Except for several girls who managed to escape the kidnappers, well over 200 girls remain missing.


 
The staff of the SOS Children´s Villages International office in Vienna, Austria. Photo © David Lindbjerg, SOS Children´s Villages


Wednesday, 6 August 2014

  VOLUNTEERING AT RAFIKI: THE INSIDE SCOOP

Recently, we asked one of our wonderful volunteers, Courtney to write about her volunteer experience at Rafiki…from her perspective. Here’s what she gave us:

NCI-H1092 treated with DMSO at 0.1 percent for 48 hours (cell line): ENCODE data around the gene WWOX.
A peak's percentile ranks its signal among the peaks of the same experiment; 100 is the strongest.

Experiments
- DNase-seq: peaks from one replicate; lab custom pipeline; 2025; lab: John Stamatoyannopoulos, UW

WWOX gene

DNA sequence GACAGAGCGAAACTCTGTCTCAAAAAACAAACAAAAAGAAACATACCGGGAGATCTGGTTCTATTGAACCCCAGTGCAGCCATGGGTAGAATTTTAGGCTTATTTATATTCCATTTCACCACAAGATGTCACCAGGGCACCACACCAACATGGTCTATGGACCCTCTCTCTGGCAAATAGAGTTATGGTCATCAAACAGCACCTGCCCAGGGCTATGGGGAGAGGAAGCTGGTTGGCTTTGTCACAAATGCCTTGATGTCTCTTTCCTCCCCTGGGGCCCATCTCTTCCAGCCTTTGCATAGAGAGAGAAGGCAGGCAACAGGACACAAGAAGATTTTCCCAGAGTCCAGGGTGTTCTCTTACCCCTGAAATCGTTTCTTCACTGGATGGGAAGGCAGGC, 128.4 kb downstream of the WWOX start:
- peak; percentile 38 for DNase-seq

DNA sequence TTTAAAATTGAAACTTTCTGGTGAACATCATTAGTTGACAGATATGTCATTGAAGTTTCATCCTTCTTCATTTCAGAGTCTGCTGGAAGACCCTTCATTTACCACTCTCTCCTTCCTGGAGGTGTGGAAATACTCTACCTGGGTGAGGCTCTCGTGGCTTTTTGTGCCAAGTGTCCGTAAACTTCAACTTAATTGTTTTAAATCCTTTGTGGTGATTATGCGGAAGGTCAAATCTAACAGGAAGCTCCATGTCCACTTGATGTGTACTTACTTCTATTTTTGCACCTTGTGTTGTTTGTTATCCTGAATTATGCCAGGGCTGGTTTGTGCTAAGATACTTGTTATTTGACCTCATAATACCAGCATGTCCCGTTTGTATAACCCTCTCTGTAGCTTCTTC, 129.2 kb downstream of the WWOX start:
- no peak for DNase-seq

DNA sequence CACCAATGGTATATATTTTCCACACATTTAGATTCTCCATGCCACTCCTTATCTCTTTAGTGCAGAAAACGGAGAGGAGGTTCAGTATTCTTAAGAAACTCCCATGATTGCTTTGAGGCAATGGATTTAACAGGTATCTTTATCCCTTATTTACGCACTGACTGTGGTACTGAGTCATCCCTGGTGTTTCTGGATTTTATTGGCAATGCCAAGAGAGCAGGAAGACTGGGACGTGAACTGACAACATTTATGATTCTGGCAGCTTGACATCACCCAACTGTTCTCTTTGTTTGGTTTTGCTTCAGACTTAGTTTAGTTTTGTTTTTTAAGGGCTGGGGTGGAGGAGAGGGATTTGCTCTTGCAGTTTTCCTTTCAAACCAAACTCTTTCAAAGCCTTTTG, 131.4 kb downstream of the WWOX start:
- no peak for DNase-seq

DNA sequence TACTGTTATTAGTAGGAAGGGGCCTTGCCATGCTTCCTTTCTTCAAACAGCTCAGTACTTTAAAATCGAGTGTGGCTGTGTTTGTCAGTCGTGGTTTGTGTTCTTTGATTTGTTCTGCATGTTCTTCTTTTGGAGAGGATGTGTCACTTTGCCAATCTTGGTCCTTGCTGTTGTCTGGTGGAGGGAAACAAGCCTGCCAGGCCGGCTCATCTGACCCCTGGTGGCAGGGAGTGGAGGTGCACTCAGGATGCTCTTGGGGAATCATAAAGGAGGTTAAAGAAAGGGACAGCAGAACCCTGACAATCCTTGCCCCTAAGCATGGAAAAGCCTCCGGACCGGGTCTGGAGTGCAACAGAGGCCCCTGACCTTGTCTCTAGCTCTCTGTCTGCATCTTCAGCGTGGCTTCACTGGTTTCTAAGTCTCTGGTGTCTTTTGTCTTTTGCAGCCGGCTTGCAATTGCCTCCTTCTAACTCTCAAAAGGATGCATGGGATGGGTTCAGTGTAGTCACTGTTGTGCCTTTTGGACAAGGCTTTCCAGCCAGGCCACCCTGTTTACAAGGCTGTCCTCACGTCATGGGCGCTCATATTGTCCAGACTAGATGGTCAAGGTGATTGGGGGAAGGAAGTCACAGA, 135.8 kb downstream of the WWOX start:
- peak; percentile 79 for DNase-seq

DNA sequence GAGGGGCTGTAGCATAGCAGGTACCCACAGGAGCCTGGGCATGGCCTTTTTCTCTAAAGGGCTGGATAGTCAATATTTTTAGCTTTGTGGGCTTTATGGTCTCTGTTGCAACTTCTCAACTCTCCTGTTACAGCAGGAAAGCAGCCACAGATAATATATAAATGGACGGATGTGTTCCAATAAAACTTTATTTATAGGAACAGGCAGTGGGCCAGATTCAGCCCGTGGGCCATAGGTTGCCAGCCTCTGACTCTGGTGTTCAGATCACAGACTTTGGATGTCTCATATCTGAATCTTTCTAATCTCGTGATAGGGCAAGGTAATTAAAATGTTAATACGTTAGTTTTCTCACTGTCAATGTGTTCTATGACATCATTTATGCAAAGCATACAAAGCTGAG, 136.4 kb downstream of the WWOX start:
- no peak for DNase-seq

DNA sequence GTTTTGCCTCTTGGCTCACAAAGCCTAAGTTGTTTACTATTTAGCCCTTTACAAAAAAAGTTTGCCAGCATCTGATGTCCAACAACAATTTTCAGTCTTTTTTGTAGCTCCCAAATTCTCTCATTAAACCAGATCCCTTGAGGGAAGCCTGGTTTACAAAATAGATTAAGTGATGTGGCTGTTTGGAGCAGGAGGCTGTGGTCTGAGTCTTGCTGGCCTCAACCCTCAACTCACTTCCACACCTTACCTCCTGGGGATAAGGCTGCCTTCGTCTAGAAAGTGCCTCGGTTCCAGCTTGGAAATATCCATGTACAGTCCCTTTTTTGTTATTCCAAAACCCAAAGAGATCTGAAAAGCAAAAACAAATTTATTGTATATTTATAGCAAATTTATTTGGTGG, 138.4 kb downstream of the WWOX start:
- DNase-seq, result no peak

When I found out that I would be spending my summer in Uganda, I was so excited! I couldn’t believe that I was going to Africa. When I arrived here, I realized just how different Africa is than Texas, and how different Africa is than what most people think. No, we don’t live in straw huts. No, there aren’t lions in our front yard. Yes, we have power, most of the time. Yes, we have running water, most of the time. Yes, we live in a house, drive cars, and get some food at a grocery store. But this is still the other side of the world, and things are still very different here. The food was probably the biggest adjustment I had to make. For our first lunch we had porsho and beans. Then for dinner, we had rice and beans. I was shocked to find out that most of what we eat is rice and beans. While there is some variety, depending on the day, that’s pretty much a standard meal. I fondly think back to the first morning when I came down for bath time. I went into the girls’ room and was immediately greeted by 6 tiny naked girls hugging me and shouting, “Auntie, Auntie!” I was caught by surprise, as anyone can imagine. However, bath time has become one of the best times of the day because it’s a time where we get to spend time talking to the girls (they now keep their clothes on to hug us).